Recently, I heard another iteration of something I find fascinating. A person complains that they can’t drink tea in the evening because the caffeine keeps them awake, but they don’t like the taste of decaf teas and herbals don’t suit them. What are they to do?
Then a tea shop eager to sell them some tea tells them that all they have to do is do a quick 30-second steep, which removes most of the caffeine, pour that out, and re-steep the recommended length for a great low-caffeine cuppa for the evening. The customer follows this procedure and voila! Evening cups of tea AND sleep ensue. Victory!
I’ve heard this story on a number of occasions and it always makes me laugh a little, as well as getting curious. Because as I’ve mentioned on other posts and in the TeaGeek wiki, the 30-second decaf thing is a common tea myth. A majority of the antioxidants come out in the first 30 seconds, but perhaps less than 10% of the caffeine. This is based on the results of a couple of tea studies (which, if you’re interested, you can find references to via the links earlier in this paragraph).
Why do I laugh and become curious? Because if you put the customer story and the tea science together, you have to ask a question: Given that the customer slept well after a process that as been shown NOT to remove much caffeine, what’s the explanation for this phenomenon?
Personally, I think it’s psychology. First off, I think that most people first blame any sleeping problems on any caffeine they might have had. Tea and coffee come first as perceived sources of caffeine, even though some chocolate desserts can have more caffeine than a cup of tea, and are regularly enjoyed in the evening.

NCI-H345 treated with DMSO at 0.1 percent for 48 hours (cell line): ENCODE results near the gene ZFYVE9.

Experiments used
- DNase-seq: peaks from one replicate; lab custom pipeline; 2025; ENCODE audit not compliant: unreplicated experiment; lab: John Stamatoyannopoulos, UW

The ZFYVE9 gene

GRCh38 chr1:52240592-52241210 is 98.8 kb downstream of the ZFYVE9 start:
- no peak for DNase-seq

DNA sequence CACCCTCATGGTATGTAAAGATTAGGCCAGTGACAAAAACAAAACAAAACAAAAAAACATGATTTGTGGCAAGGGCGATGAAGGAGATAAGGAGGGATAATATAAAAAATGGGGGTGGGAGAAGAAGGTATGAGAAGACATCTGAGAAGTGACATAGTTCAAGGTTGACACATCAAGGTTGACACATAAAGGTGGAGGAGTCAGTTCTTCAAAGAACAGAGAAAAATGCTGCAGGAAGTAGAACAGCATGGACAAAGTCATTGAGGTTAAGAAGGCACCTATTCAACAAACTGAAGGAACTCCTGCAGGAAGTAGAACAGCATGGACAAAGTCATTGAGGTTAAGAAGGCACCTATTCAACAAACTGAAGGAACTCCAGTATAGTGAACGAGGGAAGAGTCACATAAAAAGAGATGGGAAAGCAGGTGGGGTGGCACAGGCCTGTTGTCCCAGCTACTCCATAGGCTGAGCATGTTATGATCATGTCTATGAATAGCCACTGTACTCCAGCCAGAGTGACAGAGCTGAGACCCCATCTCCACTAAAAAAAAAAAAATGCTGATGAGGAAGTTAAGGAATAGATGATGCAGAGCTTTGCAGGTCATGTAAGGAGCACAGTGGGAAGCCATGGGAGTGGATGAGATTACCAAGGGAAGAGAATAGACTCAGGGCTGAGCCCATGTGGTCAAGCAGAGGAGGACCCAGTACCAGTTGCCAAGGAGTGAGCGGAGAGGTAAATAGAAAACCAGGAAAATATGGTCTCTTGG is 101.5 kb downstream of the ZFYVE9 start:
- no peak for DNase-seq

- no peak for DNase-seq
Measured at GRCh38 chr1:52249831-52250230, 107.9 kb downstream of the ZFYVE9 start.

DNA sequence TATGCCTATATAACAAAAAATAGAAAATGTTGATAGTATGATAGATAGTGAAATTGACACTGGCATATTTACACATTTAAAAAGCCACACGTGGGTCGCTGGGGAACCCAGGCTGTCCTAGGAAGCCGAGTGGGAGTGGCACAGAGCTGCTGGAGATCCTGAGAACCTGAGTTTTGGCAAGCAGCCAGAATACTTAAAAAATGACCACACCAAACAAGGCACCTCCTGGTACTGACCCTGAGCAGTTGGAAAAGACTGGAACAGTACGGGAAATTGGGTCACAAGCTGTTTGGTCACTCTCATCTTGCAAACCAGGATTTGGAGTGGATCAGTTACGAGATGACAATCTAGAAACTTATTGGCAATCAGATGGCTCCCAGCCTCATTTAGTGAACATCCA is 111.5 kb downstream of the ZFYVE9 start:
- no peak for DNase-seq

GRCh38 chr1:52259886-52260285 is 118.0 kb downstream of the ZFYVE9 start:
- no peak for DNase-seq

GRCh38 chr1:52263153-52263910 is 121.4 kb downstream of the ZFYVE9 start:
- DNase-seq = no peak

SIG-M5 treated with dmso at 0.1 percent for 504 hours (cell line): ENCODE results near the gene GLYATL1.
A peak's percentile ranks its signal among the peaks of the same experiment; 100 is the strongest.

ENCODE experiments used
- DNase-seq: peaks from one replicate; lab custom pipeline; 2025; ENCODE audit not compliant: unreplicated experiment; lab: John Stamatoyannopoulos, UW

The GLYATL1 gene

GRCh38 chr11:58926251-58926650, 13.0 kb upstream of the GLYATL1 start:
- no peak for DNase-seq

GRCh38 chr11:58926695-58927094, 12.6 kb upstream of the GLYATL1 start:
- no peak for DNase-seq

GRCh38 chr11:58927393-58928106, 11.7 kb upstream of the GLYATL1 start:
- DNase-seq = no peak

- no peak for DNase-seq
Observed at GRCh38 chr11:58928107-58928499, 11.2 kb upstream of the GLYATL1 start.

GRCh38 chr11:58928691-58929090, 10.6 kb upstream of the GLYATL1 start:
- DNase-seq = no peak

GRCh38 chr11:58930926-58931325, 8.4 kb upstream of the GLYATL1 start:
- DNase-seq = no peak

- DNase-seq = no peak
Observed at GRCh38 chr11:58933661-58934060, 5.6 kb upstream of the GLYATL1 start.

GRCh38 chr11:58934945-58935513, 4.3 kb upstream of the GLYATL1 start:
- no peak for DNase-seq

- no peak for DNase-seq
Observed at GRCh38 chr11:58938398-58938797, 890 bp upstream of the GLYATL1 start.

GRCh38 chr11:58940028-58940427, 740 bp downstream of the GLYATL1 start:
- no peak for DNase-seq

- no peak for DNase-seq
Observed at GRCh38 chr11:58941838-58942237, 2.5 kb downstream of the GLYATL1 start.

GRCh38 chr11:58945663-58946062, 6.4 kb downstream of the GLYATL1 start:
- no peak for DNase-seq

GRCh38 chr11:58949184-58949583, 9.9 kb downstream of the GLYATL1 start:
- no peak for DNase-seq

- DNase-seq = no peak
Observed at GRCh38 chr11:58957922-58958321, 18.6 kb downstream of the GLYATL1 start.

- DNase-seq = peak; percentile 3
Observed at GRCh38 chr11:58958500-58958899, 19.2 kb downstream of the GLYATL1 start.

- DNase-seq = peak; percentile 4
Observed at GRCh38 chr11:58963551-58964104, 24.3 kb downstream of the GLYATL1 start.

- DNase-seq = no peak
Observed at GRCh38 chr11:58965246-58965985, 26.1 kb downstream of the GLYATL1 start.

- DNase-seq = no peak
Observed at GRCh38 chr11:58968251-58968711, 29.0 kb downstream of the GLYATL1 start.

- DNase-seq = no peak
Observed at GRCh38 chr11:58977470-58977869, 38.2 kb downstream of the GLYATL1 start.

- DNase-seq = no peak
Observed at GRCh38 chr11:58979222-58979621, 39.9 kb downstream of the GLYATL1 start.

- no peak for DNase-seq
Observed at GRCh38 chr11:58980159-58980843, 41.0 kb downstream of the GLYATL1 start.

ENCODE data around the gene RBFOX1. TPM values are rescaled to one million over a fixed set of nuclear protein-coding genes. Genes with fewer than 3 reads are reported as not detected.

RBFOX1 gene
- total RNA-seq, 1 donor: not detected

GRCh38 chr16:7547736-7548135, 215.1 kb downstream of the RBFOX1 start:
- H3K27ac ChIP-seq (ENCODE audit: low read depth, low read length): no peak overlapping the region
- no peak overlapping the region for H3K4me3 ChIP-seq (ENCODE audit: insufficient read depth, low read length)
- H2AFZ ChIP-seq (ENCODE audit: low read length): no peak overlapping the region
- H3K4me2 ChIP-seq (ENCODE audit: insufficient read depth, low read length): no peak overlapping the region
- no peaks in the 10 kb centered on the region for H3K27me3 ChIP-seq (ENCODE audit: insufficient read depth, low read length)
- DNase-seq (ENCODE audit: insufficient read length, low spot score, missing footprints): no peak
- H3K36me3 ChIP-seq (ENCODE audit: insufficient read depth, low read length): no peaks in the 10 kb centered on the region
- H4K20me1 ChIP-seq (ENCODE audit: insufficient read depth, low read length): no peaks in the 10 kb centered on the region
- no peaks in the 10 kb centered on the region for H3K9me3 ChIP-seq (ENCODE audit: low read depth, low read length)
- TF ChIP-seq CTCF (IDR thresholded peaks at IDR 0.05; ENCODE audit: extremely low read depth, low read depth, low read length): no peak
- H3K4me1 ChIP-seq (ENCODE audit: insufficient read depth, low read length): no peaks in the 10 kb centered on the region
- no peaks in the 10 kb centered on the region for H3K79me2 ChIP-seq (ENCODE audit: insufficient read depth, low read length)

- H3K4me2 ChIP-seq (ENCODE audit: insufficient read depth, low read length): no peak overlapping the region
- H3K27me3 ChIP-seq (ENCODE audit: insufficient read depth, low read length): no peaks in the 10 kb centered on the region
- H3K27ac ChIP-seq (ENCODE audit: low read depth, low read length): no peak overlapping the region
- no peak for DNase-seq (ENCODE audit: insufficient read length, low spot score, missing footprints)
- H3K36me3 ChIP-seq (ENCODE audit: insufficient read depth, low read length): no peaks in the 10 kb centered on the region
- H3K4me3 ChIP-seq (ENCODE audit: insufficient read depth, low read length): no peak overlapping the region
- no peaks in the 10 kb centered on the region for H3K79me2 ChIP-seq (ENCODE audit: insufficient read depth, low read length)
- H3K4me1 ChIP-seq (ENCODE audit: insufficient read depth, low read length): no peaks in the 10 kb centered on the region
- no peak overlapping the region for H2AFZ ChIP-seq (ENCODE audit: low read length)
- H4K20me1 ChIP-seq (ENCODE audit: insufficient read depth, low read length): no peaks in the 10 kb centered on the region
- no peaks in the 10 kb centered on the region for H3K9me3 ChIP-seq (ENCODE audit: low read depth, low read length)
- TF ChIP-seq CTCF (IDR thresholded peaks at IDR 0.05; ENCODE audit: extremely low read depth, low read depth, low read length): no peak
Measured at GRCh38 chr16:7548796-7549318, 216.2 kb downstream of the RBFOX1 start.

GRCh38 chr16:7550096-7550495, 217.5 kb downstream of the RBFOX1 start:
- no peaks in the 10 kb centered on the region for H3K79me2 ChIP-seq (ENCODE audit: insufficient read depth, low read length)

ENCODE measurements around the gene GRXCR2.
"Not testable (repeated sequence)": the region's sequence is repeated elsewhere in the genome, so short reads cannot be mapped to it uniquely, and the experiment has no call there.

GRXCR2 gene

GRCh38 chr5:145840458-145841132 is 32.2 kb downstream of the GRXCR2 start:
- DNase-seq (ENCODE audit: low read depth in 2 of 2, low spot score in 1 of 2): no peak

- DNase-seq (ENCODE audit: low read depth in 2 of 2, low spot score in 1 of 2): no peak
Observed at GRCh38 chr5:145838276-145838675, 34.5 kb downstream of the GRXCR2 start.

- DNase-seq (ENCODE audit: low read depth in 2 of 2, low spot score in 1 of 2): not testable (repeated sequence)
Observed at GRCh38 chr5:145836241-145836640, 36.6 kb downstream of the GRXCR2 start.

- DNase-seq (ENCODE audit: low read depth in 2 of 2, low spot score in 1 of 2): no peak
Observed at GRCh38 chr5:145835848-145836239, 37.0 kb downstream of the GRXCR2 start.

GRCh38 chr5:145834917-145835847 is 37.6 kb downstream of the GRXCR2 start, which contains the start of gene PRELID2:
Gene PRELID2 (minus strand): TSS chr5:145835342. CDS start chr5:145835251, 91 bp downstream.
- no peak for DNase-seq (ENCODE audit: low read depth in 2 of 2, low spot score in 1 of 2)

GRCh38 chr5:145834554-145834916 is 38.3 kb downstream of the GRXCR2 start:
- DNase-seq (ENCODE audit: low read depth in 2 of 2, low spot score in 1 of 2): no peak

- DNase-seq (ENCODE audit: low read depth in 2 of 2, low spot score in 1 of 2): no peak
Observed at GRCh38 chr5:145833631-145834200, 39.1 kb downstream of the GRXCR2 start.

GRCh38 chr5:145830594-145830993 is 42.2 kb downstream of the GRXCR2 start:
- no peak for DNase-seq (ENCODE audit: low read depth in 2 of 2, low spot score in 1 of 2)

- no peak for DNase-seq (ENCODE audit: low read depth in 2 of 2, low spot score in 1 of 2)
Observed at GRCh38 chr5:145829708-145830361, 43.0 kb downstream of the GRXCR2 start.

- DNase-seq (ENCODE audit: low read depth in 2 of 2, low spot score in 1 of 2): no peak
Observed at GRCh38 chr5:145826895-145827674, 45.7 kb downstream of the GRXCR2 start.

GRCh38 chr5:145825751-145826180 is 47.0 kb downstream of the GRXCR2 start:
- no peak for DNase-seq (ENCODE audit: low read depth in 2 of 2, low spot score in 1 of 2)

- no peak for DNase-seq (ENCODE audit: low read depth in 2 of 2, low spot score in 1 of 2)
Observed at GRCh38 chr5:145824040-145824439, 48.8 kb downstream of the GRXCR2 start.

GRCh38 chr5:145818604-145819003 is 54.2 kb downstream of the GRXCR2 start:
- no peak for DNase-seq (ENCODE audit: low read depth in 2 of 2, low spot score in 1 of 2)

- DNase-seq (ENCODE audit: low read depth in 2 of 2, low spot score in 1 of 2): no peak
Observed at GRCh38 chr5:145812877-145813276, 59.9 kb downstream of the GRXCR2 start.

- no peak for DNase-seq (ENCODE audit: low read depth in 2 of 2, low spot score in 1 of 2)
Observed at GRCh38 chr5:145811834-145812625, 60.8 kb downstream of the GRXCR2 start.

Next, I think that the 30-second decaffeination ritual invokes a kind of placebo effect. The customer believes there is no caffeine in the tea. Maybe it actually helps decrease the effect of the caffeine that is present, in a similar way that college students get impaired reactions when drinking alcohol-free beer that they believe to be normal beer. Or perhaps it just helps the customer choose other reasons for troubled sleep–that chocolate cake, or stress, or noisy neighbors. After all, it couldn’t be caffeine because it had all been removed in the 30-second rinse.
Either way, it becomes easier to think that the caffeine-disrupted sleep problem has been solved. And this could happen even if nothing had changed at all.
Another thing to look at is whether something besides caffeine has changed. For example, I have had evening tea and slept like a baby (last night for example). Other times, I’ve had evening tea and slept poorly. It’s easy to remember the times when you sleep poorly after having tea, but there’s no reason to pay attention to whether you had tea late in cases where you sleep well. So the poor-sleep nights stick out in the memory, seeming to get a prominence not warranted by their actual frequency.
(There’s a term for this particular flavor of cognitive bias, but I can’t recall it at the moment. I do know it’s mentioned in Stumbling on Happiness by Dan Gilbert. It’s a fascinating read even if you’re not a tea geek. This same bias is why it seems that your line at the grocery store always goes slowest–when the line goes quickly, you don’t pay attention to it, but when it goes slow it sticks in your memory.)
Now, I’m not a psychologist and I don’t have the facilities to carry out the research that would be necessary to verify my hypotheses (sleep studies, testing caffeine extraction rates, etc.) but it seems likely that psychology plays a big role in how we perceive caffeine and its effects in ourselves. Of course, I’m open to other ideas about why so many people’s perceptions and experiences are at odds with the scientific evidence in this area. Leave a comment if you’ve got one!